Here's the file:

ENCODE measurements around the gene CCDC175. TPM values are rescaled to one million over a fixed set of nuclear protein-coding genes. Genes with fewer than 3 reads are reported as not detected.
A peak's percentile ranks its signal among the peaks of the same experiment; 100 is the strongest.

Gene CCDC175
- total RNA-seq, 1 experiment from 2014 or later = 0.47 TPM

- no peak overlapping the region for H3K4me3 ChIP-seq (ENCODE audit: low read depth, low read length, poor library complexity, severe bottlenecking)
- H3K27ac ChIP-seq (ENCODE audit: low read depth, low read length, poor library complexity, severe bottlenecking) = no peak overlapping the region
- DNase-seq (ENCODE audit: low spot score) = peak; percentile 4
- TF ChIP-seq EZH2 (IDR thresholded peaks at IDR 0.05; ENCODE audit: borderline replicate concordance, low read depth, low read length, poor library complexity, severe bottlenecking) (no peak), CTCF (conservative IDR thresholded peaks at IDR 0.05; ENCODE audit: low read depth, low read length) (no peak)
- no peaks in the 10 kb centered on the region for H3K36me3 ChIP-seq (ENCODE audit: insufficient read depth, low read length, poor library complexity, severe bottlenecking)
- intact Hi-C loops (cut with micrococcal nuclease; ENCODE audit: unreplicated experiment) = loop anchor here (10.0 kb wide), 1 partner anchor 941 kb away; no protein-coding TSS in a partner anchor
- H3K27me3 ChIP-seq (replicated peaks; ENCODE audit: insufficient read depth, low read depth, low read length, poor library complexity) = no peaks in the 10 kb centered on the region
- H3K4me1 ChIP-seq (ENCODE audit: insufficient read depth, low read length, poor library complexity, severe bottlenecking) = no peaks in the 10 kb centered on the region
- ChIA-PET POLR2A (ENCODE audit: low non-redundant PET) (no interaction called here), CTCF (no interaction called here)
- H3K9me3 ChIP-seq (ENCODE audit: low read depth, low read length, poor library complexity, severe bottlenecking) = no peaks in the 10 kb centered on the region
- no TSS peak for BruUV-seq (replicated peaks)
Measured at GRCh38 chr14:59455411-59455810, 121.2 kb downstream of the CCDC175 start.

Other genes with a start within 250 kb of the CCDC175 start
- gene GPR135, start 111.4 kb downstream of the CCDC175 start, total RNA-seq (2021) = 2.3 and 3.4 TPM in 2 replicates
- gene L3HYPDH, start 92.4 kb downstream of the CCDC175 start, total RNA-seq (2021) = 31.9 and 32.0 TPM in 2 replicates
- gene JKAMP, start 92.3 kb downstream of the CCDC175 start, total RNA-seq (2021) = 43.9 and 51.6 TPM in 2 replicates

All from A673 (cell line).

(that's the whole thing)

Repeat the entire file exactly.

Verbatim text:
ENCODE measurements around the gene CCDC175. TPM values are rescaled to one million over a fixed set of nuclear protein-coding genes. Genes with fewer than 3 reads are reported as not detected.
A peak's percentile ranks its signal among the peaks of the same experiment; 100 is the strongest.

Gene CCDC175
- total RNA-seq, 1 experiment from 2014 or later = 0.47 TPM

- no peak overlapping the region for H3K4me3 ChIP-seq (ENCODE audit: low read depth, low read length, poor library complexity, severe bottlenecking)
- H3K27ac ChIP-seq (ENCODE audit: low read depth, low read length, poor library complexity, severe bottlenecking) = no peak overlapping the region
- DNase-seq (ENCODE audit: low spot score) = peak; percentile 4
- TF ChIP-seq EZH2 (IDR thresholded peaks at IDR 0.05; ENCODE audit: borderline replicate concordance, low read depth, low read length, poor library complexity, severe bottlenecking) (no peak), CTCF (conservative IDR thresholded peaks at IDR 0.05; ENCODE audit: low read depth, low read length) (no peak)
- no peaks in the 10 kb centered on the region for H3K36me3 ChIP-seq (ENCODE audit: insufficient read depth, low read length, poor library complexity, severe bottlenecking)
- intact Hi-C loops (cut with micrococcal nuclease; ENCODE audit: unreplicated experiment) = loop anchor here (10.0 kb wide), 1 partner anchor 941 kb away; no protein-coding TSS in a partner anchor
- H3K27me3 ChIP-seq (replicated peaks; ENCODE audit: insufficient read depth, low read depth, low read length, poor library complexity) = no peaks in the 10 kb centered on the region
- H3K4me1 ChIP-seq (ENCODE audit: insufficient read depth, low read length, poor library complexity, severe bottlenecking) = no peaks in the 10 kb centered on the region
- ChIA-PET POLR2A (ENCODE audit: low non-redundant PET) (no interaction called here), CTCF (no interaction called here)
- H3K9me3 ChIP-seq (ENCODE audit: low read depth, low read length, poor library complexity, severe bottlenecking) = no peaks in the 10 kb centered on the region
- no TSS peak for BruUV-seq (replicated peaks)
Measured at GRCh38 chr14:59455411-59455810, 121.2 kb downstream of the CCDC175 start.

Other genes with a start within 250 kb of the CCDC175 start
- gene GPR135, start 111.4 kb downstream of the CCDC175 start, total RNA-seq (2021) = 2.3 and 3.4 TPM in 2 replicates
- gene L3HYPDH, start 92.4 kb downstream of the CCDC175 start, total RNA-seq (2021) = 31.9 and 32.0 TPM in 2 replicates
- gene JKAMP, start 92.3 kb downstream of the CCDC175 start, total RNA-seq (2021) = 43.9 and 51.6 TPM in 2 replicates

All from A673 (cell line).